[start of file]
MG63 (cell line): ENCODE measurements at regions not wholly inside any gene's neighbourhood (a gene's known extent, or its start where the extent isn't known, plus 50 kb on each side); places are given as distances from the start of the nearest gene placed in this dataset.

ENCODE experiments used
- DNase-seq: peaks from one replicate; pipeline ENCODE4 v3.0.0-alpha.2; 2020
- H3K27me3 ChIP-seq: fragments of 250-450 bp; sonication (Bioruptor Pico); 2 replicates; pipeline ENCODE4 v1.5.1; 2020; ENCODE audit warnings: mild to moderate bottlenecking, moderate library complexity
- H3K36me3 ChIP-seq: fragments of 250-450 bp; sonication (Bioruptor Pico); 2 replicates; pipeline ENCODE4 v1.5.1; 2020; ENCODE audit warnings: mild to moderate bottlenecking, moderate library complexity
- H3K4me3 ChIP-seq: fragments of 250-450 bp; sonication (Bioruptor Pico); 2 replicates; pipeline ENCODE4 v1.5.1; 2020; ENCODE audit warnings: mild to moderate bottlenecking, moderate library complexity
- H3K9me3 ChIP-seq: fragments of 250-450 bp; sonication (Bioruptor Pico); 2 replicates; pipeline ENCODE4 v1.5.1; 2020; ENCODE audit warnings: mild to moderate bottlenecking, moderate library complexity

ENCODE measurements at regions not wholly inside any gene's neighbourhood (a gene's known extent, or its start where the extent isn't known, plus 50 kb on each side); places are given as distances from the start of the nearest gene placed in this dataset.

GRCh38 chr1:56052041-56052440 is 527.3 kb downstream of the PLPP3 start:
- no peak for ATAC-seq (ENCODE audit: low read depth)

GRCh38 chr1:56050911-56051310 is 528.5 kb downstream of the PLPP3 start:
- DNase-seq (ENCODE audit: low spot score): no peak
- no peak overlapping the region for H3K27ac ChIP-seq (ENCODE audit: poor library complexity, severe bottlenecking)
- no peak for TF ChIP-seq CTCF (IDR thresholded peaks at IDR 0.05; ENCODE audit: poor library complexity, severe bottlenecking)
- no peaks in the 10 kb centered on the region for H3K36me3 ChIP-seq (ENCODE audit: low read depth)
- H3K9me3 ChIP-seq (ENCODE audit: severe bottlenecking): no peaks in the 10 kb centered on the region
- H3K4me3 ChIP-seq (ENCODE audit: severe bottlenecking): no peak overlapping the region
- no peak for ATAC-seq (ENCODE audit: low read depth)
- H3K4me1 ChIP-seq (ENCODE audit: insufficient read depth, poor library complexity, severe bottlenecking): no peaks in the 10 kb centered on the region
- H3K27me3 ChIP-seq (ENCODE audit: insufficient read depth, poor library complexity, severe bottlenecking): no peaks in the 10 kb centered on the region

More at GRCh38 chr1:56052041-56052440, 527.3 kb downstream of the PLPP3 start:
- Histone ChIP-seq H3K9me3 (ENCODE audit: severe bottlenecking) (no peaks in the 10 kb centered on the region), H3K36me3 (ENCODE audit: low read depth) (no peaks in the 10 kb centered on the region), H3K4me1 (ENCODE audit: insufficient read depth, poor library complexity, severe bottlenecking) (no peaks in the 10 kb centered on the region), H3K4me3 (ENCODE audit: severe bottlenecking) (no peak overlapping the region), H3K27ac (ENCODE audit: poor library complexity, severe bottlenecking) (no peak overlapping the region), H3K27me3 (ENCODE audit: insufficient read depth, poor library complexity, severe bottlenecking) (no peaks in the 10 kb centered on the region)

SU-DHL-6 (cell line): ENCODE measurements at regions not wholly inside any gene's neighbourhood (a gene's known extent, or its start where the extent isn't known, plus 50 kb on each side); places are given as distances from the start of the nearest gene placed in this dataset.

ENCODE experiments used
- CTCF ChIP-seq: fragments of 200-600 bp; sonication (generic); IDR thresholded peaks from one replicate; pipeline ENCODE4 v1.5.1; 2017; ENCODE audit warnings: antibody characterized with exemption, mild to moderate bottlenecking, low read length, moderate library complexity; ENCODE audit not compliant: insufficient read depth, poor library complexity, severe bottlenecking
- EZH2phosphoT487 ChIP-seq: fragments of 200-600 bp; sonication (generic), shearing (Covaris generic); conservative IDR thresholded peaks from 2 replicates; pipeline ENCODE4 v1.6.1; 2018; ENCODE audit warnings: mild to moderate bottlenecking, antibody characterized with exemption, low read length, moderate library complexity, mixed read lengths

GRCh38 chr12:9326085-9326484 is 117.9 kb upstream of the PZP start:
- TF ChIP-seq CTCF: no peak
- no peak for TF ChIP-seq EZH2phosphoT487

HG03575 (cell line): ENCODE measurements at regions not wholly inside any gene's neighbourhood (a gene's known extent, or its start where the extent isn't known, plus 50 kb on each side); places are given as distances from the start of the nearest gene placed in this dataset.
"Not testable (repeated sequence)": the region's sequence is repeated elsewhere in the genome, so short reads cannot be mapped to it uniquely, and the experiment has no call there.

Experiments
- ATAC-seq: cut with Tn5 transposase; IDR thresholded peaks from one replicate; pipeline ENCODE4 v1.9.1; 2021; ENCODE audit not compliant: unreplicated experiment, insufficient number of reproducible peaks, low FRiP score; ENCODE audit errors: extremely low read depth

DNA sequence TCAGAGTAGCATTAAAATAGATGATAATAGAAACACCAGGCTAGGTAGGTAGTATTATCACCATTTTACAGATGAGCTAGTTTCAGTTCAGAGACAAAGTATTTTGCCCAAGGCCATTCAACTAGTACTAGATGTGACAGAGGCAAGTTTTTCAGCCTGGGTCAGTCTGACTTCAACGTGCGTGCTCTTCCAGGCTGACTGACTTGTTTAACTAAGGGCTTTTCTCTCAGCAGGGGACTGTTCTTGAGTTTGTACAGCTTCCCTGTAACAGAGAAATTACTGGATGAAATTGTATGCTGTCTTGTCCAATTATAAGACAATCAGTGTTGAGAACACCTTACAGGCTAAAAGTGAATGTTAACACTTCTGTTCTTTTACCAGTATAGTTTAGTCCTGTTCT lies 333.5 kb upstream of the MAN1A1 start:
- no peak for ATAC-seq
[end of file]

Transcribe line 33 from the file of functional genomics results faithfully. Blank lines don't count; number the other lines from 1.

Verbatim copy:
- ATAC-seq: cut with Tn5 transposase; IDR thresholded peaks from one replicate; pipeline ENCODE4 v1.9.1; 2021; ENCODE audit not compliant: unreplicated experiment, insufficient number of reproducible peaks, low FRiP score; ENCODE audit errors: extremely low read depth